Skip to main content
Social Sci LibreTexts

7.8C: Prisons

  • Page ID
    8153
  • A prison is a place in which people are physically confined and, usually, deprived of a range of personal freedoms.

     

    LEARNING OBJECTIVES

     

    Analyze recent developments in the rate of incarceration in the U.S.

     

    KEY TAKEAWAYS

    Key Points

     

    • Imprisonment is a legal penalty that may be imposed by the state for the commission of a crime.
    • The modern prison system was born in London, influenced by the utilitarianism of Jeremy Bentham.
    • In the U.S., jails are county or city administrated institutions, which house both inmates awaiting trial on the local level, and convicted misdemeanants serving a term of one year or less.
    • Supermax prisons provide long term, segregated housing for inmates classified as the highest security risks in the prison system.
    • The United States has the highest documented incarceration rate in the world (743 per 100,000 population ).

     

    Key Terms

     

    • Supermax Prisons: Prisons that provide long term, segregated housing for inmates classified as the highest security risks in the prison system.
    • Jeremy Bentham: An English founder of utilitarianism who was influential in designing the first modern prisons.

    A prison is a place in which people are physically confined and, usually, deprived of a range of personal freedoms. Imprisonment is a legal penalty that may be imposed by the state for the commission of a crime. For most of history, imprisoning has not been a punishment in itself, but rather a way to confine criminals until corporal or capital punishment was administered. Only in the 19thcentury, beginning in Britain, did prisons as they are known today become commonplace. The modern prison system was born in London, influenced by the utilitarianism of Jeremy Bentham.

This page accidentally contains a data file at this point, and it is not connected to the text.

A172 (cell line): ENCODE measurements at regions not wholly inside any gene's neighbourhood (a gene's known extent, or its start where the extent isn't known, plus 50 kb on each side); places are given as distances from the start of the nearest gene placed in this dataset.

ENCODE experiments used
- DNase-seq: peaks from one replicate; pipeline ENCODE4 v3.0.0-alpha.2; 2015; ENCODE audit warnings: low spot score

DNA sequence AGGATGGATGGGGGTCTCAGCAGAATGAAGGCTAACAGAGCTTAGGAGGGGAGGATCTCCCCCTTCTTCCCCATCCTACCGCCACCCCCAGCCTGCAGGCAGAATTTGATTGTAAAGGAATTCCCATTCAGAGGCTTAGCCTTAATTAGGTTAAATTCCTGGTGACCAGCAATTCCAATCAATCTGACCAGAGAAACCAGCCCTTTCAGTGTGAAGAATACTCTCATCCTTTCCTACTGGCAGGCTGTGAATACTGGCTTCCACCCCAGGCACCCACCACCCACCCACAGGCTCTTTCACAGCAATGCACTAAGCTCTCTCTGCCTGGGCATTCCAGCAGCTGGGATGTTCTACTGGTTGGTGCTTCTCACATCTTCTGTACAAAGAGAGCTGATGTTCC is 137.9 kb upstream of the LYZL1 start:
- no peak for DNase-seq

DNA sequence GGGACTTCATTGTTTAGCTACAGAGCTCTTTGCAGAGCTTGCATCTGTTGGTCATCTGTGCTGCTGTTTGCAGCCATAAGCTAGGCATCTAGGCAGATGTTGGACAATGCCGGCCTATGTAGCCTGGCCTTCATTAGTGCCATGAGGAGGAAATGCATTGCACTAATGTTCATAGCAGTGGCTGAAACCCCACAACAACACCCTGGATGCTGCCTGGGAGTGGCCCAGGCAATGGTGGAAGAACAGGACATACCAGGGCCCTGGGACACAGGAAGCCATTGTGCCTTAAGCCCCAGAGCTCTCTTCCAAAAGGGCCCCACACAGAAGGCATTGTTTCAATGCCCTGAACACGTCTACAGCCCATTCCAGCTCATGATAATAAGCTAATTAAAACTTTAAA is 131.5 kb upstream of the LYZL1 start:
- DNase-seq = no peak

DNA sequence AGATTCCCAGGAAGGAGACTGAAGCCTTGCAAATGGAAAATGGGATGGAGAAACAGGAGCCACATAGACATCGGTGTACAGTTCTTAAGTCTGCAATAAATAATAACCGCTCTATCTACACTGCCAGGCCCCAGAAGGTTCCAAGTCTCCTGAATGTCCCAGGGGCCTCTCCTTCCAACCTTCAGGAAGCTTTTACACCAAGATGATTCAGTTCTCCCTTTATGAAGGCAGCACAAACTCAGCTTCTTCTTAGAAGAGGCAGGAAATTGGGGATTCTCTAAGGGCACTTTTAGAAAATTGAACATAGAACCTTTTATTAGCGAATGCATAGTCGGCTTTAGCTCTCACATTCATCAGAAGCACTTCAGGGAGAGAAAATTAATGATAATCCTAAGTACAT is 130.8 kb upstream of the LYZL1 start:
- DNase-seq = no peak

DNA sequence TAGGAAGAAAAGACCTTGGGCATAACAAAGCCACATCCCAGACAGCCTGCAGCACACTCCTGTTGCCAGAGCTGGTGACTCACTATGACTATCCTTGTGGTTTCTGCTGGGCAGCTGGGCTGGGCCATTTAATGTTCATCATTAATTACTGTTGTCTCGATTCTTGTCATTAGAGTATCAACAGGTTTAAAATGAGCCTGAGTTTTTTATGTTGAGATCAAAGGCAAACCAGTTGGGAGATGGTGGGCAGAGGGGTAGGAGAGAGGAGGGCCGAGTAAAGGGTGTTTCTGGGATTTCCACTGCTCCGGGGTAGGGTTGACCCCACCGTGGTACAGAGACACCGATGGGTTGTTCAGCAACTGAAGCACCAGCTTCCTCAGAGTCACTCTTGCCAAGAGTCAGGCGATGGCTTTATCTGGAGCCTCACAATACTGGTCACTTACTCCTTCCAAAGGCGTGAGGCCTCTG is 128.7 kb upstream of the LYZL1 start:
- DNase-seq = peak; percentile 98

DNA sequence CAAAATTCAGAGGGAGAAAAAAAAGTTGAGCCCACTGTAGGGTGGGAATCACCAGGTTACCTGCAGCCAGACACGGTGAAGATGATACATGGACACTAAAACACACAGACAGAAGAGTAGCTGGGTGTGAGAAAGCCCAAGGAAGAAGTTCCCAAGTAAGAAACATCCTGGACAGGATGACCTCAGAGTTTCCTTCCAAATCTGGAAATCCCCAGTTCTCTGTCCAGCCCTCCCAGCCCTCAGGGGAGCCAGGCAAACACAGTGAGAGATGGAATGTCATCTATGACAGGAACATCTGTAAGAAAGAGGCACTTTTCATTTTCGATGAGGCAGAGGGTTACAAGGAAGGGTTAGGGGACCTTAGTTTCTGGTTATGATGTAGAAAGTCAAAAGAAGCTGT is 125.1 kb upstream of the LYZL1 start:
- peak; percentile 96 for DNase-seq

Prison Design

     

    Prisons are normally surrounded by fencing, walls, earthworks, geographical features, or other barriers to prevent escape. Multiple barriers, concertina wire, electrified fencing, secured and defensible main gates, armed guard towers, lighting, motion sensors, dogs and roving patrols may all also be present, depending on the level of security.

    image

     

    Prison: Barbed wire is a feature of prisons.

    Modern prison designs have sought to increasingly restrict and control the movement of prisoners throughout the facility, while permitting a maximal degree of direct monitoring by a smaller prison staff. As compared to traditional large landing-cellblock designs, which were inherited from the 19th century and which permitted only intermittent observation of prisoners, many newer prisons are designed in a decentralized “popular” layout.

     

    Incarceration in the United States

     

    In the United States, “jail” and “prison” refer to separate levels of incarceration; generally speaking, jails are county or city administrated institutions which house both inmates awaiting trial on the local level, and convicted misdemeanants serving a term of one year or less, while prisons are state or federal facilities housing convicted felons serving a term of more than one year. Supermax prisons provide long term, segregated housing for inmates classified as the highest security risks in the prison system—the “worst of the worst” criminals, and those who pose a threat to national and international security.

    The United States has the highest documented incarceration rate in the world (743 per 100,000 population). Incarceration rate in the U.S. for federal and state prisons in 2007 was the highest in history of the country. It was 5.5 times greater than the sharp peak that occurred during the Great Depression at 137 per 100,000 in 1939. According to the U.S. Bureau of Justice Statistics (BJS), 2,266,800 adults were incarcerated in U.S. count jails and federal and state prisons at yearend 2010; this represents about 0.7% of adults in the U.S. resident population. Additionally, 4,933,667 adults at yearend 2009 were on probation or on parole. In total, 7,225,800 adults were under correctional supervision (probation, parole, jail, or prison) in 2009, representing about 3.1% of adults in the U.S. resident population.

    According to the U.S. Bureau of Justice Statistics (BJS), non-Hispanic blacks accounted for 39.4% of the total prison and jail population in 2009. According to the 2010 census of the U.S. Census Bureau, blacks (including Hispanic blacks) comprised 13.6% of the US population. Hispanics (of all races) were 20.6% of the total jail and prison population in 2009. Hispanics comprised 16.3% of the U.S. population according to the 2010 U.S. census.